Rugby Coaching Blog | Professional Rugby Advice & Coaching

Attack into defence by David Clarke

Here is a rugby drill I did about three years ago. It is easy to set up and works on players making the transition from defence to attack. It is a Smart Session.

Better Rugby Coaching

Rugby Drills: Fast Hands by David Clarke

This week I was asked to come up with some fast hands rugby drills. As some of you know, I am not a great fan of the term “drill”, but it matters little in the end because it is what the players learn in training that counts.

Why fast hands

“Fast hands” means quick transference of the ball from one player to the next to the next. In other words, at least one quick pass in a series of two or more passes. Relating this to the game, it is unlikely that we need “fast hands” for more than three passes.

Game related reasons

“Fast hands” are meaningless unless there is a good reason to pass the ball in the first place. The reason in this case is that the receiver and giver is under pressure in front of him and there is someone better placed to take the ball forward. Two sets of “fast hands” means that two players are under this pressure and so on.

Ultimately, my drill/exercise needs to get to the high pressure stage.

Constructing a drill

In a quick audit of the stuff I have published I find I have over 300 “sessions” to choose from (not all handling of course), plus another 40 odd in the pipeline till Christmas. But why not use a fresh idea.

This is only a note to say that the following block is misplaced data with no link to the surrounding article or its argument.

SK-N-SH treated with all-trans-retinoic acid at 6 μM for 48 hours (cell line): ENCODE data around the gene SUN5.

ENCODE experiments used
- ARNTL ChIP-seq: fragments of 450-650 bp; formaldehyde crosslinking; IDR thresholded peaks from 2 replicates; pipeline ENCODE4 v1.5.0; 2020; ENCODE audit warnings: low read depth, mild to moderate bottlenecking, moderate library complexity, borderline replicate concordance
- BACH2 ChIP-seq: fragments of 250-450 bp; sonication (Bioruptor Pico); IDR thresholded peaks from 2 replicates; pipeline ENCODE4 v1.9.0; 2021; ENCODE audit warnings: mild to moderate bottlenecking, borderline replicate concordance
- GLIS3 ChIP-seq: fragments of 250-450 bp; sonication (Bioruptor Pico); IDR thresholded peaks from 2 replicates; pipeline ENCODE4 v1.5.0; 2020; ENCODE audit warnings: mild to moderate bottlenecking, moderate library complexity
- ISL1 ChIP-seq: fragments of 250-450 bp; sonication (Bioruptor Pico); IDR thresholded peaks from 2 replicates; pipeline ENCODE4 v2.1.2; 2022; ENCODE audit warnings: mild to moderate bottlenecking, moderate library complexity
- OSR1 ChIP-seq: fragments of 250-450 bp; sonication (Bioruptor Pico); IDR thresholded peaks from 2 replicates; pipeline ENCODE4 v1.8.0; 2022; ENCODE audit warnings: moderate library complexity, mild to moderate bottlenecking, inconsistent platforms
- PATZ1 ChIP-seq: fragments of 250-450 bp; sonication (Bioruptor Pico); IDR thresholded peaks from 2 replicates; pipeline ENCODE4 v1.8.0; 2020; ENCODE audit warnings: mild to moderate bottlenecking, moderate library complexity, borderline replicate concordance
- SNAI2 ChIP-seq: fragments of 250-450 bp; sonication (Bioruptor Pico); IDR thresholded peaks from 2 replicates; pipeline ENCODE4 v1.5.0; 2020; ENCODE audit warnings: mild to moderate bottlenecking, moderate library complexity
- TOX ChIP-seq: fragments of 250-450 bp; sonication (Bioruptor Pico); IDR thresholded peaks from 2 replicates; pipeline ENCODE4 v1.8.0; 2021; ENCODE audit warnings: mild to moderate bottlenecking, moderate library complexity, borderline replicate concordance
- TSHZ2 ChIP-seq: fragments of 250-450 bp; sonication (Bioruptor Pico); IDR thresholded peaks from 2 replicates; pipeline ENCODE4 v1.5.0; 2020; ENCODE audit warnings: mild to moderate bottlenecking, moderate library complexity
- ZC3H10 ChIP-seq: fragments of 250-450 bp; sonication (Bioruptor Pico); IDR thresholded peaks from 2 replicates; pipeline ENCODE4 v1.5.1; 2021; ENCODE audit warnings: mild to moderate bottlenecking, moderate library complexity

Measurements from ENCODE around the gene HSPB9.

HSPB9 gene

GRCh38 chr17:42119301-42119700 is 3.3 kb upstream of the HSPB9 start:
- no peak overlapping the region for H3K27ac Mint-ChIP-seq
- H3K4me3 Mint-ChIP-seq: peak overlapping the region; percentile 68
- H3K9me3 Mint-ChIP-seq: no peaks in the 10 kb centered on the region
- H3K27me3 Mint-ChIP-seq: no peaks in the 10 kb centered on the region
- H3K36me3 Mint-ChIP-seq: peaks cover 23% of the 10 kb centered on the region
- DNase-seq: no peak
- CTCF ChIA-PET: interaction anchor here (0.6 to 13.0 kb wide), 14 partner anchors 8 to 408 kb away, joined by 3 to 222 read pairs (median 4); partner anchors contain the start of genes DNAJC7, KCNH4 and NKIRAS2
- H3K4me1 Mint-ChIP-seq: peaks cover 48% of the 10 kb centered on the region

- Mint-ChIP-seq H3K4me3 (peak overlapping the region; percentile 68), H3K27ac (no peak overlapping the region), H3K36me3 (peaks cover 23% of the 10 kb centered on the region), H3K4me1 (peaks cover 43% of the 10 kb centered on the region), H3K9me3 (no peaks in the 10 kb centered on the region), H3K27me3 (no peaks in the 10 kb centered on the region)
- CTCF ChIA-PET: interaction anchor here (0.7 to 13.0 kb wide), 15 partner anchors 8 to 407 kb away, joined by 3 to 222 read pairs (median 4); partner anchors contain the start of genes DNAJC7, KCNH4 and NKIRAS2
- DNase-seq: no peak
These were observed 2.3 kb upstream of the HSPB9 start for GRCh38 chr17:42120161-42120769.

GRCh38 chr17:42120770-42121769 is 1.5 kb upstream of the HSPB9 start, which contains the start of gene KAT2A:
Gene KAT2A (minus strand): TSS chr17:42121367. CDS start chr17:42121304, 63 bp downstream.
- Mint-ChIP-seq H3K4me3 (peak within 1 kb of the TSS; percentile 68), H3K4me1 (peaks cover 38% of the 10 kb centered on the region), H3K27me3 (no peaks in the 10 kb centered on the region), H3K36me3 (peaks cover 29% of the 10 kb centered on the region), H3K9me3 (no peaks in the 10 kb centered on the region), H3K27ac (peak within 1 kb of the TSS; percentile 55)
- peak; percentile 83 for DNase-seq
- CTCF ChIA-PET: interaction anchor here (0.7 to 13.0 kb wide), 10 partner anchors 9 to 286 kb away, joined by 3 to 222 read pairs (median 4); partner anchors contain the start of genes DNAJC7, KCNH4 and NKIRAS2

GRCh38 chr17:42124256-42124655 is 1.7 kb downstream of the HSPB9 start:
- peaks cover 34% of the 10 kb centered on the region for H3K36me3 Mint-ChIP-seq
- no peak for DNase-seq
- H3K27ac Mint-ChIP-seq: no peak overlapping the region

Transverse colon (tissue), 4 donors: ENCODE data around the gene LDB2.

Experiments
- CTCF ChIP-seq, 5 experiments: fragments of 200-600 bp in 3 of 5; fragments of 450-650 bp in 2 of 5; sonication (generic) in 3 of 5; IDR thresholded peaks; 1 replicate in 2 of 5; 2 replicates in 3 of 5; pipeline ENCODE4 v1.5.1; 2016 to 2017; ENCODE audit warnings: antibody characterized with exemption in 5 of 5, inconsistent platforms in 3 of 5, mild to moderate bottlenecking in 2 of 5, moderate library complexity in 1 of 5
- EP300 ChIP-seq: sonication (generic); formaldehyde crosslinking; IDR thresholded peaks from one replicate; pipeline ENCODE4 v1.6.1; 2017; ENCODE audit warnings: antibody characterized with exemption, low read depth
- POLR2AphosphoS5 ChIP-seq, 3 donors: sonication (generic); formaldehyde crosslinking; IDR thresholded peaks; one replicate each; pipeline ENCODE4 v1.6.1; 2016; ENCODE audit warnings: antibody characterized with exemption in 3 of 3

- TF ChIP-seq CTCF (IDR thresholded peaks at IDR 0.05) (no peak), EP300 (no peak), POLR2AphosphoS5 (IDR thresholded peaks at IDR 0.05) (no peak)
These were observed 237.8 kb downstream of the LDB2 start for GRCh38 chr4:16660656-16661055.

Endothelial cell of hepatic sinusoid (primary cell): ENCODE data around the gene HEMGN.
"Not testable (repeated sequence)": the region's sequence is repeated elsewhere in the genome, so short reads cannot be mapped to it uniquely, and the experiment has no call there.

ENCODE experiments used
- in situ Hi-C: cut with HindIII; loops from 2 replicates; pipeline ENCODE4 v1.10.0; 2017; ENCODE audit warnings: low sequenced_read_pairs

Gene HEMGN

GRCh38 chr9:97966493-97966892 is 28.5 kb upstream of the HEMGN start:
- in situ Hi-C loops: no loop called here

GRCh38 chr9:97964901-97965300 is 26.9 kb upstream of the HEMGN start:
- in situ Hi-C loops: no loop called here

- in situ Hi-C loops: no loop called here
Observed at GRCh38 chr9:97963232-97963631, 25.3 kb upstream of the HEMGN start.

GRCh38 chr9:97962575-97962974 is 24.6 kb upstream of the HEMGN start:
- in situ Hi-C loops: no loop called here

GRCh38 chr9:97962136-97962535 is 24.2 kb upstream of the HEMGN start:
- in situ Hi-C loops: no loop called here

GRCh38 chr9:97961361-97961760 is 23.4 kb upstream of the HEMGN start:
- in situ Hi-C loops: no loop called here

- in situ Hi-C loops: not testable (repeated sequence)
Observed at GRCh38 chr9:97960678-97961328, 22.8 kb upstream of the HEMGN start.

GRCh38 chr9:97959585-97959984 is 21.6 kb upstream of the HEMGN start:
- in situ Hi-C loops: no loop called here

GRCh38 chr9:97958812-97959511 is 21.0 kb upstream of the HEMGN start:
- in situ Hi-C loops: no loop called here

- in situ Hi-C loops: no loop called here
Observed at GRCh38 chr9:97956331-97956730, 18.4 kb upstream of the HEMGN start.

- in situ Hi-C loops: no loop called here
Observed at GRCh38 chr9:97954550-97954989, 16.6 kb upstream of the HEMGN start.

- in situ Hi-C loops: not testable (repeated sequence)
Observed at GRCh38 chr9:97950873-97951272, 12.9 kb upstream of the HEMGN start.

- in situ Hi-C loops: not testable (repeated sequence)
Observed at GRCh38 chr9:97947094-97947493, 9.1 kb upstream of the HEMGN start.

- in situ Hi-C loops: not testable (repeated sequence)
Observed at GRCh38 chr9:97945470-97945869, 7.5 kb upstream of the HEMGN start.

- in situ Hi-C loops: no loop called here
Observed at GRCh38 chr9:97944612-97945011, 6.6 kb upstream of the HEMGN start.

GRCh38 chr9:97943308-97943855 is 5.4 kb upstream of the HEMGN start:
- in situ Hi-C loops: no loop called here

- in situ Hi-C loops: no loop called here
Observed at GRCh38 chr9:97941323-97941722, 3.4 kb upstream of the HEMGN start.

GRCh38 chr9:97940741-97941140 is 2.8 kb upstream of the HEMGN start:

Here are the three things I think about when constructing a rugby drill

1. Paint a picture of the game and can I isolate the technique?

2. What is the fewest number of players I need?

3. Where can I add value?

Point 3 is the crucial one. For fast hands, my answer was “its in the catching”.

Look out for my “drills” coming up soon.

Does your touch rugby look like this? by David Clarke

Ok, it is the All Blacks, but…

1. Look at the rules: two handed touch, ball carrier and one team mate to the ground, plus the toucher and one of his team mates too. This creates space and encourages support around the fringes.

2. Look at the work rate: at the end these boys are tired.

3. Look at the rugby basics: two hands on the ball, passing before contact, changing angles, arriving from depth.

Touch rugby is a great game for many reasons, but needs careful control to gain the full benefits.

Here are links to some more ideas on touch rugby from the Better Rugby Coaching site:

  • Touch Rugby to Make Your Players Shine – This simple game concentrates on running, support play and passing ability, ensuring a great skills and fitness workout for the entire team.
  • Touch Rugby – Friend or Foe? – Playing touch rugby can pay dividends when it comes to full contact matches.
  • Using Touch Rugby to Improve the Basics – How touch rugby can allow your players to experiment and extend their core skills.
  • Touch Rugby to Make Your Players Shine – Simple games with big skills and fitness gains.

  • My rugby coaching to do list is looking too long by David Clarke

    I am just writing out my season plan. On my list I have nine areas I know I need to cover in training:


    1. Tackling

    2. Handling

    3. Footwork

    4. Kicking

    5. Rucking

    6. Mauling

    7. Scrum

    8. Lineout

    9. Match tactics


    I am ignoring rugby conditioning at the moment. If I have four weeks, I have worked out that I should cover four areas a week, with match tactics thrown in for the last few weeks.

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